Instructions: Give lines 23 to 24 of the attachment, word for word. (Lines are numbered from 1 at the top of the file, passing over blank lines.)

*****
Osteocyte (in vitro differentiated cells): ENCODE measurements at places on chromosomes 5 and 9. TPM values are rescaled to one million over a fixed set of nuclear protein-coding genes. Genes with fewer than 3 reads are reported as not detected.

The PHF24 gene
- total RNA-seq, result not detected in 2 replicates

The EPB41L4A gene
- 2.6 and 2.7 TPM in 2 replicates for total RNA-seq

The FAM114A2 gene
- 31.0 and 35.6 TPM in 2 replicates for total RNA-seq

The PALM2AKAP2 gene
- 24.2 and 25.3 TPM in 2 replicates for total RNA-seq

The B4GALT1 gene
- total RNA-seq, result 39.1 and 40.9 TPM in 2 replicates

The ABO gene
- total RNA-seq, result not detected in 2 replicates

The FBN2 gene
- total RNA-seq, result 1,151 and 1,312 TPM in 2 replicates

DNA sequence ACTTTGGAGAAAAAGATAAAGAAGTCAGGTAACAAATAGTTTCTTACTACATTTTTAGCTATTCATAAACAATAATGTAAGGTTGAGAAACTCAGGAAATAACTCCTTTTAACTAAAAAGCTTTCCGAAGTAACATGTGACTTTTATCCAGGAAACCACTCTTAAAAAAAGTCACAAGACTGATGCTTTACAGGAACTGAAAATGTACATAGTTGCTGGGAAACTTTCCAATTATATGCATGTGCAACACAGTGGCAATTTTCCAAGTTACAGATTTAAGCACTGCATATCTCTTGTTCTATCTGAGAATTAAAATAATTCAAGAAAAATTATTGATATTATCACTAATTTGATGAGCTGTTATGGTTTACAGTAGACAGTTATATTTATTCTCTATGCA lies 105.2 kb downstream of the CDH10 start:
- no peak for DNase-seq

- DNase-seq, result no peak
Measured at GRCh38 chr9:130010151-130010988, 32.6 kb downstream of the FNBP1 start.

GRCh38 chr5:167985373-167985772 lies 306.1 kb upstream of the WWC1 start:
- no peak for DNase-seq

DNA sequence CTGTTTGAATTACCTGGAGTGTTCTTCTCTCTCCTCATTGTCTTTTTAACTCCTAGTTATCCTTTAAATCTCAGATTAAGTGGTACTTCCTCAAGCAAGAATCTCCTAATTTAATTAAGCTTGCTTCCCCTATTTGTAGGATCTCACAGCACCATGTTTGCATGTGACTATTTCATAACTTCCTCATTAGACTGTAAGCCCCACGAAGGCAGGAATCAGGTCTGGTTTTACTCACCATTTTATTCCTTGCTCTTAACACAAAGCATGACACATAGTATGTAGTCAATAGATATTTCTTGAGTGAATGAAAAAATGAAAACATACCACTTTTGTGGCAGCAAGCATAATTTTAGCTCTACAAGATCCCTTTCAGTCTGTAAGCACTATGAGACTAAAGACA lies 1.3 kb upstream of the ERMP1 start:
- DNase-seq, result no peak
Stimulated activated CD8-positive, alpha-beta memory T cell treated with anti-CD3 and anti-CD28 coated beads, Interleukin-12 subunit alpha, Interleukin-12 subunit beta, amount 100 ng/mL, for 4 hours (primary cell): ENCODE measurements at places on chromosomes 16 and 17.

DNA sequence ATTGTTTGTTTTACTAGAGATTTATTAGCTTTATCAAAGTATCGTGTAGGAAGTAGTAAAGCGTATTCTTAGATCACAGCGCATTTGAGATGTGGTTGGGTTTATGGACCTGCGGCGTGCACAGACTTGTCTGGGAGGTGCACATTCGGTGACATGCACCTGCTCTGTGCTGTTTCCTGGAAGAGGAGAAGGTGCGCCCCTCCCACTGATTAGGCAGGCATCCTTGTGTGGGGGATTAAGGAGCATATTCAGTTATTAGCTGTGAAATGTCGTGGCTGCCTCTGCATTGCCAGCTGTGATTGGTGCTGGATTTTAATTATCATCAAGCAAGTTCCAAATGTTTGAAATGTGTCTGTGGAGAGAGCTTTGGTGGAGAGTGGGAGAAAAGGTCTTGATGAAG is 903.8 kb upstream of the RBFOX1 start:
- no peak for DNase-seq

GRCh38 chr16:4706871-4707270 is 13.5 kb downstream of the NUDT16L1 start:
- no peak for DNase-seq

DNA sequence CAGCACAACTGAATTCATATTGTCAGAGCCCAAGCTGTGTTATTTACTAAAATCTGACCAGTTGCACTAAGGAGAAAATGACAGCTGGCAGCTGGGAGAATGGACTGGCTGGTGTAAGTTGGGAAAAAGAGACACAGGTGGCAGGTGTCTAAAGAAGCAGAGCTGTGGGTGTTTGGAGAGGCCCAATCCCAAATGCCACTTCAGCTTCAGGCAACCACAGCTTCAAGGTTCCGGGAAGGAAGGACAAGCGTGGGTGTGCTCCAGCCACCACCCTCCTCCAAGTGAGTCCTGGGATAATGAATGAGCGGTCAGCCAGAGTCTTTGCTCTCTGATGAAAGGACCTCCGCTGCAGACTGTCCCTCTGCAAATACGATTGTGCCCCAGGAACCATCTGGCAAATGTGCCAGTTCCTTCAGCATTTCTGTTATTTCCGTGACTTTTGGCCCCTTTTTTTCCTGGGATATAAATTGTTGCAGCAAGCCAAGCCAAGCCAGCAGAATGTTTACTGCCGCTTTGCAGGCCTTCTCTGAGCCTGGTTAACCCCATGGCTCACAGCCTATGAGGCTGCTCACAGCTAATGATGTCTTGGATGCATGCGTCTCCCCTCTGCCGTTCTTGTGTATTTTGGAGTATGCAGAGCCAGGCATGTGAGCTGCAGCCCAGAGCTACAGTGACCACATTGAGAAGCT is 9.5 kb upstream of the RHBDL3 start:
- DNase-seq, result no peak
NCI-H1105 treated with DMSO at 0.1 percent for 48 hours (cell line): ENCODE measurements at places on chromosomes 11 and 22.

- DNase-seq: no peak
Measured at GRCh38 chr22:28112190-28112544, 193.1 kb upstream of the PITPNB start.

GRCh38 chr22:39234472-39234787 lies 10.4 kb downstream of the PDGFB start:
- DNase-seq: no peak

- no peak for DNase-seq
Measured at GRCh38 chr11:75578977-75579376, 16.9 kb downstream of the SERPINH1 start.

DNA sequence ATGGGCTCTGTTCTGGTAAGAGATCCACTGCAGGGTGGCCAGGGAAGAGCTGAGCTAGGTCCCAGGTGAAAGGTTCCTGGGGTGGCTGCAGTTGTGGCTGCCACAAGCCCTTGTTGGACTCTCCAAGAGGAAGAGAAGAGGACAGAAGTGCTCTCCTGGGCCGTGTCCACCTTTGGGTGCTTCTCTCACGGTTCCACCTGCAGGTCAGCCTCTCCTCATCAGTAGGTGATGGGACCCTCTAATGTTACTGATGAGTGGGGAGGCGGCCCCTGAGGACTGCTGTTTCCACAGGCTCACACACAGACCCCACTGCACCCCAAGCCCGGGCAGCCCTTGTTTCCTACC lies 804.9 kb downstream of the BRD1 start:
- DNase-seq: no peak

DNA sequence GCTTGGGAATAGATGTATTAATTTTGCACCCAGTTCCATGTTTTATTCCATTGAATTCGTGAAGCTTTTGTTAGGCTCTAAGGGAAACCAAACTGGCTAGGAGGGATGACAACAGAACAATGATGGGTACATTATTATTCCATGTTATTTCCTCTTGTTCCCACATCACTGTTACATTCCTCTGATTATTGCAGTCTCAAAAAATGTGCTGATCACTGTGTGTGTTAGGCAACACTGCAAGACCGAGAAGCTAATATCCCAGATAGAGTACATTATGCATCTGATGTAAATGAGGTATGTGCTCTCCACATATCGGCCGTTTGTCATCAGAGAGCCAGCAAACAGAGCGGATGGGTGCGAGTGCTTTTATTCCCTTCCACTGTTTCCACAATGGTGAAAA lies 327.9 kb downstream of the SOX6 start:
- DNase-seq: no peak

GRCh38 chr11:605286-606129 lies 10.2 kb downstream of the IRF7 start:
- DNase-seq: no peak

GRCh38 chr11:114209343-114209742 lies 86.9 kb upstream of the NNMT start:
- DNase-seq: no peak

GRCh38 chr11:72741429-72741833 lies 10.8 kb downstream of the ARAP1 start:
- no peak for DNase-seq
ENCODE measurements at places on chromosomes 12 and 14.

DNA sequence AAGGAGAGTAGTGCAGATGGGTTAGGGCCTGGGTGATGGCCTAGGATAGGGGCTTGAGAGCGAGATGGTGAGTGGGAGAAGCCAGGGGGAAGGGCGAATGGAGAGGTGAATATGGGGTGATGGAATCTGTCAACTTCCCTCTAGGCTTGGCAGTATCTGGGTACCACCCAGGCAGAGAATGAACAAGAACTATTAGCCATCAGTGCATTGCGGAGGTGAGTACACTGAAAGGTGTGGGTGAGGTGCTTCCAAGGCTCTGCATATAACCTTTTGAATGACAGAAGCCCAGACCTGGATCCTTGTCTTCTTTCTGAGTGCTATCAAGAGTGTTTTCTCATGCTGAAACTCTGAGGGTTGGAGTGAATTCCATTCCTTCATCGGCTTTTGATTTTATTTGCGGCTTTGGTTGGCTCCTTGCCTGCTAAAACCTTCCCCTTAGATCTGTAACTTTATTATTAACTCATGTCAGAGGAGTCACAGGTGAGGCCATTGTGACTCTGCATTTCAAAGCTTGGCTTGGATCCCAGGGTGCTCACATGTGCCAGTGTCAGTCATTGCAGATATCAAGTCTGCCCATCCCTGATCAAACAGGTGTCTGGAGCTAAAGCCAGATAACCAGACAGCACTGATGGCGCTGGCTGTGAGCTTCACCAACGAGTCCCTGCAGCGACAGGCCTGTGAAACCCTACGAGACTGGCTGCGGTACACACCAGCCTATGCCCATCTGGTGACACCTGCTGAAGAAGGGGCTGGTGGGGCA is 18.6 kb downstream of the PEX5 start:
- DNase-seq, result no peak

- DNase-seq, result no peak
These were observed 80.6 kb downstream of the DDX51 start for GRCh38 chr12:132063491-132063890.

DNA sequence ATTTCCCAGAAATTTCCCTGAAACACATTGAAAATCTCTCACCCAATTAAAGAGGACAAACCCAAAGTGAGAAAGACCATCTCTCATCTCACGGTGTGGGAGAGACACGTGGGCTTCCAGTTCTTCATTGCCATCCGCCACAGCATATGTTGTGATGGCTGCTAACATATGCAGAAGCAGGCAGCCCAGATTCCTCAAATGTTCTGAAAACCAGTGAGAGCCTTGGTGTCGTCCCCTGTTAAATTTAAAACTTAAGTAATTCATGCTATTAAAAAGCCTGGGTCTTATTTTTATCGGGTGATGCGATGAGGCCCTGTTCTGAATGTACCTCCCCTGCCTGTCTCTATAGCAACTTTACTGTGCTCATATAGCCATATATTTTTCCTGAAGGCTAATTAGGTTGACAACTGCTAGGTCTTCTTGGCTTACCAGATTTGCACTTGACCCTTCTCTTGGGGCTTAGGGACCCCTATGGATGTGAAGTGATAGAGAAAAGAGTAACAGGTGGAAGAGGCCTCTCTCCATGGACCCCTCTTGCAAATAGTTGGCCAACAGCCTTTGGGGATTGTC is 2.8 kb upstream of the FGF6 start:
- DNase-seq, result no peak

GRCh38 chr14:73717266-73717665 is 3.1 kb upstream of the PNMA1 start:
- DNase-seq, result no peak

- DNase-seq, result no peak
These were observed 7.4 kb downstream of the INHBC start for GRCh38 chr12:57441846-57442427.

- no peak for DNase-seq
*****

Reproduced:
- DNase-seq, result no peak
Stimulated activated CD8-positive, alpha-beta memory T cell treated with anti-CD3 and anti-CD28 coated beads, Interleukin-12 subunit alpha, Interleukin-12 subunit beta, amount 100 ng/mL, for 4 hours (primary cell): ENCODE measurements at places on chromosomes 16 and 17.